1. Arrays are static in size, so they cannot grow or shrink in terms of the number of elements. This means that there are methods to access and modify elements, but not to insert or delete them.
  2. Java provides methods for performing a binary search or a sort on an array. Also, an array can be initialized using the fill() method, or compared using the equals() comparator.
  3. The size of an array is set when it is created.
  4. The random access of an element in an array is very efficient.
  5. Arrays are most suitable for a fixed-length collections of elements.
  6. All of the elements are of the same type, for example:

int[] interviewArray = new int[5];
int[] arrayForInterview = {3, 1, 4, 1, 5}; 

Both of these Arrays contain five integers.


Candidates should know when it is appropriate and possible to use these keywords. In particular they should know that async can only be placed before the function keyword on a function definition. This marks the function as returning a Promise. The await keyword can only be used inside such an asynchronous function and must be placed before a call to a function that will return a Promise.

  1. Elements in a List can be added or deleted, meaning the size of the list can change. The methods allow for many types of manipulations, including inserting into or removing from a specific index. Ranges can be manipulated as well.
  2. The List is an interface, so when one manipulates a List, a real class, usually ArrayList, is used behind the scene
  3. A List relies on the methods from Collections for sorting, such as Collections.sort().
  4. The search methods contains(), indexOf(), and lastIndexOf() are examples that can be used to search the elements. However, to perform a binary search requires calling the more general method: Collections.binarySearch(…)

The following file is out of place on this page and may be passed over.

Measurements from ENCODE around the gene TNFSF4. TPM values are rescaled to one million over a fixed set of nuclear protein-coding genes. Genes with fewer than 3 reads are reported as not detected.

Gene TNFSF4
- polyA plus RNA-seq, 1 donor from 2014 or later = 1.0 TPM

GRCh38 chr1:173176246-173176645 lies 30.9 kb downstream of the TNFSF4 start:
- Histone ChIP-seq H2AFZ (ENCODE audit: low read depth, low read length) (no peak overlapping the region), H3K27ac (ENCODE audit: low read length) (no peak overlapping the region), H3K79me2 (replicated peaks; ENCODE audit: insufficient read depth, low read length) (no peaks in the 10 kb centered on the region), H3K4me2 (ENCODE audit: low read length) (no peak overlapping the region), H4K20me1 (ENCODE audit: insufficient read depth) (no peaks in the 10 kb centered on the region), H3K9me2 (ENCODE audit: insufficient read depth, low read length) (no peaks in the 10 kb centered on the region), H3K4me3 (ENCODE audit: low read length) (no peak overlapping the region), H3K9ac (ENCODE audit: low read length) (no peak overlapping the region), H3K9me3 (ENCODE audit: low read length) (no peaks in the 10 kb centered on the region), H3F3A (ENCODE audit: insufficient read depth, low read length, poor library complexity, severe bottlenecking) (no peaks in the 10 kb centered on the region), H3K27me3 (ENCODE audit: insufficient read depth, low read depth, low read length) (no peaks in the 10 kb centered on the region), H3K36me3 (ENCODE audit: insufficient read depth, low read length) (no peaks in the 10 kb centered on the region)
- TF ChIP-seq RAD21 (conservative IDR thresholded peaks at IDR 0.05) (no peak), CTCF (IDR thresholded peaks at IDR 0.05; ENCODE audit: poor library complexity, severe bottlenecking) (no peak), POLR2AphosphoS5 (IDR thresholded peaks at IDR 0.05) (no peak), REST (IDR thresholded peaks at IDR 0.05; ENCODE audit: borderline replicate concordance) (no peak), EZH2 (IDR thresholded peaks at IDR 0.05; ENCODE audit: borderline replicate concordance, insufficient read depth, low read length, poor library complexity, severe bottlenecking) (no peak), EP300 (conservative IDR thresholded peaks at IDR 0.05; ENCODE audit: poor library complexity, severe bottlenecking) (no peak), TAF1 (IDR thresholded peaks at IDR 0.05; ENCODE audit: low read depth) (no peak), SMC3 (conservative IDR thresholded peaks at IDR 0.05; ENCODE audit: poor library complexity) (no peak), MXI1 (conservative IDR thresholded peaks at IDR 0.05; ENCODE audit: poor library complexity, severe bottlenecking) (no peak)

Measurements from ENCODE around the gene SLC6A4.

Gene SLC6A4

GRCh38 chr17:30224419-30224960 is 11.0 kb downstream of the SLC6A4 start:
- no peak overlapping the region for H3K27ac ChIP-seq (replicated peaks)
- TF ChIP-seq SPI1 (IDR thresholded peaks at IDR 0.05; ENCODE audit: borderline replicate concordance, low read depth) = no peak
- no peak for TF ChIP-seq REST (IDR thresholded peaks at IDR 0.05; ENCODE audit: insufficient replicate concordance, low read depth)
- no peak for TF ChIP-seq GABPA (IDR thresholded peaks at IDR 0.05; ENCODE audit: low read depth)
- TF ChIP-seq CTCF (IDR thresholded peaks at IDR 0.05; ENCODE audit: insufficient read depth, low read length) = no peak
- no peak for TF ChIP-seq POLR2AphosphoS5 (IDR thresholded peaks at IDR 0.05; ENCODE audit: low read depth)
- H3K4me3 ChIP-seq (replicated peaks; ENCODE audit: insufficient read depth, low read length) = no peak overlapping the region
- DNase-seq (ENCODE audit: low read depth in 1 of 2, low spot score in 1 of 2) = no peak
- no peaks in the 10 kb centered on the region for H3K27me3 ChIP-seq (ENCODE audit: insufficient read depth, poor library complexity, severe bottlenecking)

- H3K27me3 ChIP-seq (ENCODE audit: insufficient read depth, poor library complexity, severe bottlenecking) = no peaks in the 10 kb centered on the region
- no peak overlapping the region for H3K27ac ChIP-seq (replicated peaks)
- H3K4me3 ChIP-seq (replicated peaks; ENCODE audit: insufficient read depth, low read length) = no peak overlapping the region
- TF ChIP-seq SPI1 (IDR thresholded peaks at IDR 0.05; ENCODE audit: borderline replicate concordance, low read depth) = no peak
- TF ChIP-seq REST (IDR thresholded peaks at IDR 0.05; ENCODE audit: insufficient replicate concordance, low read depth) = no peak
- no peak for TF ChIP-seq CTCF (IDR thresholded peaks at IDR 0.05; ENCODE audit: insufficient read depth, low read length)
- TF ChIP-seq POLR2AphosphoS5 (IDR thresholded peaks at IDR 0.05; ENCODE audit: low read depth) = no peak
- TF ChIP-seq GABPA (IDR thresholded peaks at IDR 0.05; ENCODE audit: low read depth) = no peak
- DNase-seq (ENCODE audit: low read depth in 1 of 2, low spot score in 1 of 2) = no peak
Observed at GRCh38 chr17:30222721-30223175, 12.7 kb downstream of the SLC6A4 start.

5. Lists can store objects of mixed type, for example:

List interviewList = new ArrayList();


Arrays can store Objects, so there is a workaround available for those inclined to mix types within an array. Also, the candidate should be credited for knowing that Lists are a replacement for Vectors which are no longer commonly used in Java. The reason has to do with concurrency and the synchronization of operations. Clearly, a more detailed explanation is beyond the scope of this question – however, the mention of this issue is noteworthy.

Very Bad

Arrays and Lists, among other built-in classes and interfaces, including Collections, are very common in java programming and application development. A candidate who is not comfortable with these features is almost certainly lacking experience with the language.

Unlike C++, Java does not support multiple inheritance. How will programming with an Interface provide an answer to this problem? Is an interface part of the class hierarchy?


While there are commonalities between languages for which many programmers will be familiar, there are also distinctions that help to define them. In a java interview, there will be core java questions that help to evaluate how well the candidate knows the specifics of the java programming language. Given the issue of the Diamond Problem in C++, it is worthwhile to test the candidate’s knowledge from a java perspective.

Correct answers

An interface is similar to a class in that it can contain different types of methods, but different because it does not hold the state. Interfaces are inherently abstract, and their methods need to be implemented by a class. The interface is not instantiated – it is implemented. Unlike in C++, a class can only extend a single parent (i.e. it can only have one superclass). An interface, on the other hand, is capable of extending more than one parent interface. For example:

public interface CheckerBoard {
    public void setSize(int rowCount, int columnCount); 
public interface Game {
public void setNumberOfPlayers();
public void play();
public interface ChessGame extends CheckerBoard, Game {} 

In this example, the ChessGame interface inherits from both CheckerBoard and Game.

Very Bad